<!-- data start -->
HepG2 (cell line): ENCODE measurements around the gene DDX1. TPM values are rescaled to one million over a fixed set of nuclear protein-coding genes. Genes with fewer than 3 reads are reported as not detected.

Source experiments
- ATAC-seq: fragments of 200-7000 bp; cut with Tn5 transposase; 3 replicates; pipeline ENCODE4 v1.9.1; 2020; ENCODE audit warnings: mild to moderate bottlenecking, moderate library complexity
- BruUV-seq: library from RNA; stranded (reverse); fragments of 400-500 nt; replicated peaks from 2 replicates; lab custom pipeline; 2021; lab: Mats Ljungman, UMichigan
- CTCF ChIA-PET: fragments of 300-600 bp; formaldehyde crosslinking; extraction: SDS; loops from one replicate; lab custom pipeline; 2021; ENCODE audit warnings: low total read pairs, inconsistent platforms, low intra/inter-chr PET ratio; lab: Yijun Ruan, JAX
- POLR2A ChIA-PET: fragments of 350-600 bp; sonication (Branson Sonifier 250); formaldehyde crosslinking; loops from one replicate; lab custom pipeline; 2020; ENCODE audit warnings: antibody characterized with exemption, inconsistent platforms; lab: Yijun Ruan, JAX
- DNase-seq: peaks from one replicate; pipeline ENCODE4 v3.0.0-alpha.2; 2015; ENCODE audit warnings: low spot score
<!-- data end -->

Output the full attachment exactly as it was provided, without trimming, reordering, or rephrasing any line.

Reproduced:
HepG2 (cell line): ENCODE measurements around the gene DDX1. TPM values are rescaled to one million over a fixed set of nuclear protein-coding genes. Genes with fewer than 3 reads are reported as not detected.

Source experiments
- ATAC-seq: fragments of 200-7000 bp; cut with Tn5 transposase; 3 replicates; pipeline ENCODE4 v1.9.1; 2020; ENCODE audit warnings: mild to moderate bottlenecking, moderate library complexity
- BruUV-seq: library from RNA; stranded (reverse); fragments of 400-500 nt; replicated peaks from 2 replicates; lab custom pipeline; 2021; lab: Mats Ljungman, UMichigan
- CTCF ChIA-PET: fragments of 300-600 bp; formaldehyde crosslinking; extraction: SDS; loops from one replicate; lab custom pipeline; 2021; ENCODE audit warnings: low total read pairs, inconsistent platforms, low intra/inter-chr PET ratio; lab: Yijun Ruan, JAX
- POLR2A ChIA-PET: fragments of 350-600 bp; sonication (Branson Sonifier 250); formaldehyde crosslinking; loops from one replicate; lab custom pipeline; 2020; ENCODE audit warnings: antibody characterized with exemption, inconsistent platforms; lab: Yijun Ruan, JAX
- DNase-seq: peaks from one replicate; pipeline ENCODE4 v3.0.0-alpha.2; 2015; ENCODE audit warnings: low spot score